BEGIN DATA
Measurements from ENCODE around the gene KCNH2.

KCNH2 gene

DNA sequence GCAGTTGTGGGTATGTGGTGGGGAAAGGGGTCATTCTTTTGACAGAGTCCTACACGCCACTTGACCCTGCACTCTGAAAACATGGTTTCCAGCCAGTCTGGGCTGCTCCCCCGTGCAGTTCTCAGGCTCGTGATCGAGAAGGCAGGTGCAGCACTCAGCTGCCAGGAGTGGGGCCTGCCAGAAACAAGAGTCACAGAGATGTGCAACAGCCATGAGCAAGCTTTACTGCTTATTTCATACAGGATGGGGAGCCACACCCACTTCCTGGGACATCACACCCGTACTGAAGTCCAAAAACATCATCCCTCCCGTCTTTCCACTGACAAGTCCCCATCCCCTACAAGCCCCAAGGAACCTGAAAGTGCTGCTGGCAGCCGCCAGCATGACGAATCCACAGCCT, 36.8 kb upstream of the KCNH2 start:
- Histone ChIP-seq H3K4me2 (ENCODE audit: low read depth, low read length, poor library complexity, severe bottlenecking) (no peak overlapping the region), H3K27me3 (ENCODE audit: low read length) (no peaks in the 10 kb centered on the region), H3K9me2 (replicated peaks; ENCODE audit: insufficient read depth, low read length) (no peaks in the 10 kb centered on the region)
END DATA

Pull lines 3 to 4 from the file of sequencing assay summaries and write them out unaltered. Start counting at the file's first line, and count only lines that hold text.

DNA sequence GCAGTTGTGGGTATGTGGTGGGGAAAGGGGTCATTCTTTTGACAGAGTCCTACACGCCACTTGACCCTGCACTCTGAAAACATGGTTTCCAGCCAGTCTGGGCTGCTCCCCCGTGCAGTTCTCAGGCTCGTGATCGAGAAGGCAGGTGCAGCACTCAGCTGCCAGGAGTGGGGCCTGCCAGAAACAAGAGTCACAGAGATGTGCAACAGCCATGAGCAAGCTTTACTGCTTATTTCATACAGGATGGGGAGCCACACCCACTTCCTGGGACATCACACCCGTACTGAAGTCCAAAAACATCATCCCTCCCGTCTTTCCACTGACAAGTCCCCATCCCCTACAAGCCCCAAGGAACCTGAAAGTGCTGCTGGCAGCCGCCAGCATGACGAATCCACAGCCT, 36.8 kb upstream of the KCNH2 start:
- Histone ChIP-seq H3K4me2 (ENCODE audit: low read depth, low read length, poor library complexity, severe bottlenecking) (no peak overlapping the region), H3K27me3 (ENCODE audit: low read length) (no peaks in the 10 kb centered on the region), H3K9me2 (replicated peaks; ENCODE audit: insufficient read depth, low read length) (no peaks in the 10 kb centered on the region)